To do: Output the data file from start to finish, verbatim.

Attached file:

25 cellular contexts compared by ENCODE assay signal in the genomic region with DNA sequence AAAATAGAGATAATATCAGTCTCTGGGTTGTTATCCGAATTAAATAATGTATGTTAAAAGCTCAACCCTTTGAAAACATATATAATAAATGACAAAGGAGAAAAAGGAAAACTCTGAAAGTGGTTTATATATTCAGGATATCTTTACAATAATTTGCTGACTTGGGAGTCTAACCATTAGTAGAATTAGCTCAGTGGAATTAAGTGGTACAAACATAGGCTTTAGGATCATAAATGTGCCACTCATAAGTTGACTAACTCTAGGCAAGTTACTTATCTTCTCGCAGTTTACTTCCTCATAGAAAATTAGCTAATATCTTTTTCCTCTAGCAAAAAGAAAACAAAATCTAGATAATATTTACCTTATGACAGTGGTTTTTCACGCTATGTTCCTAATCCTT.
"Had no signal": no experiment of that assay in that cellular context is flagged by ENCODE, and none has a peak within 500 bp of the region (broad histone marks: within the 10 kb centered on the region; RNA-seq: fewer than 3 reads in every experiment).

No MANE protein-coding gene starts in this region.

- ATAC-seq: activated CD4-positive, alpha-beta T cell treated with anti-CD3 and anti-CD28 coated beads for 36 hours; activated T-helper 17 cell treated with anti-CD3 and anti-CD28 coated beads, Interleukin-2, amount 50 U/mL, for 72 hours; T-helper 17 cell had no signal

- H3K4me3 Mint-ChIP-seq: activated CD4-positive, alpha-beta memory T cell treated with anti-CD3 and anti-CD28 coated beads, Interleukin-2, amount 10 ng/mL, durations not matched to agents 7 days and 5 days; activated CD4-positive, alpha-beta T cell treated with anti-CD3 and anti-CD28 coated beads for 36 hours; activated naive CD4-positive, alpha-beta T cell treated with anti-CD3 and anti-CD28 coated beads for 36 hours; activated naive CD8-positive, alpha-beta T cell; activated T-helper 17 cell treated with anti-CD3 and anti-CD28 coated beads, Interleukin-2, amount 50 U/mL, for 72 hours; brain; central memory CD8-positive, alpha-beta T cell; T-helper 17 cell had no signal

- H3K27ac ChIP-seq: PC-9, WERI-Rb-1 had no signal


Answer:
25 cellular contexts compared by ENCODE assay signal in the genomic region with DNA sequence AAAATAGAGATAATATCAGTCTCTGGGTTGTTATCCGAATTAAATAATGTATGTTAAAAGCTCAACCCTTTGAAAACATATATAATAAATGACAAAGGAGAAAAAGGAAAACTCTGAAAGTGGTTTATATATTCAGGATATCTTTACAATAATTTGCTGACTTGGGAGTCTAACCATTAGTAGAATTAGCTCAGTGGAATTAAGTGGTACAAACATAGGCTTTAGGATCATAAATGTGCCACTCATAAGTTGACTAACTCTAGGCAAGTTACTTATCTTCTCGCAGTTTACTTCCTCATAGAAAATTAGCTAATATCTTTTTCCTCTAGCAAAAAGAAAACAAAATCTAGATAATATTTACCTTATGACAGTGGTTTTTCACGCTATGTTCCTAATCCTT.
"Had no signal": no experiment of that assay in that cellular context is flagged by ENCODE, and none has a peak within 500 bp of the region (broad histone marks: within the 10 kb centered on the region; RNA-seq: fewer than 3 reads in every experiment).

No MANE protein-coding gene starts in this region.

- ATAC-seq: activated CD4-positive, alpha-beta T cell treated with anti-CD3 and anti-CD28 coated beads for 36 hours; activated T-helper 17 cell treated with anti-CD3 and anti-CD28 coated beads, Interleukin-2, amount 50 U/mL, for 72 hours; T-helper 17 cell had no signal

- H3K4me3 Mint-ChIP-seq: activated CD4-positive, alpha-beta memory T cell treated with anti-CD3 and anti-CD28 coated beads, Interleukin-2, amount 10 ng/mL, durations not matched to agents 7 days and 5 days; activated CD4-positive, alpha-beta T cell treated with anti-CD3 and anti-CD28 coated beads for 36 hours; activated naive CD4-positive, alpha-beta T cell treated with anti-CD3 and anti-CD28 coated beads for 36 hours; activated naive CD8-positive, alpha-beta T cell; activated T-helper 17 cell treated with anti-CD3 and anti-CD28 coated beads, Interleukin-2, amount 50 U/mL, for 72 hours; brain; central memory CD8-positive, alpha-beta T cell; T-helper 17 cell had no signal

- H3K27ac ChIP-seq: PC-9, WERI-Rb-1 had no signal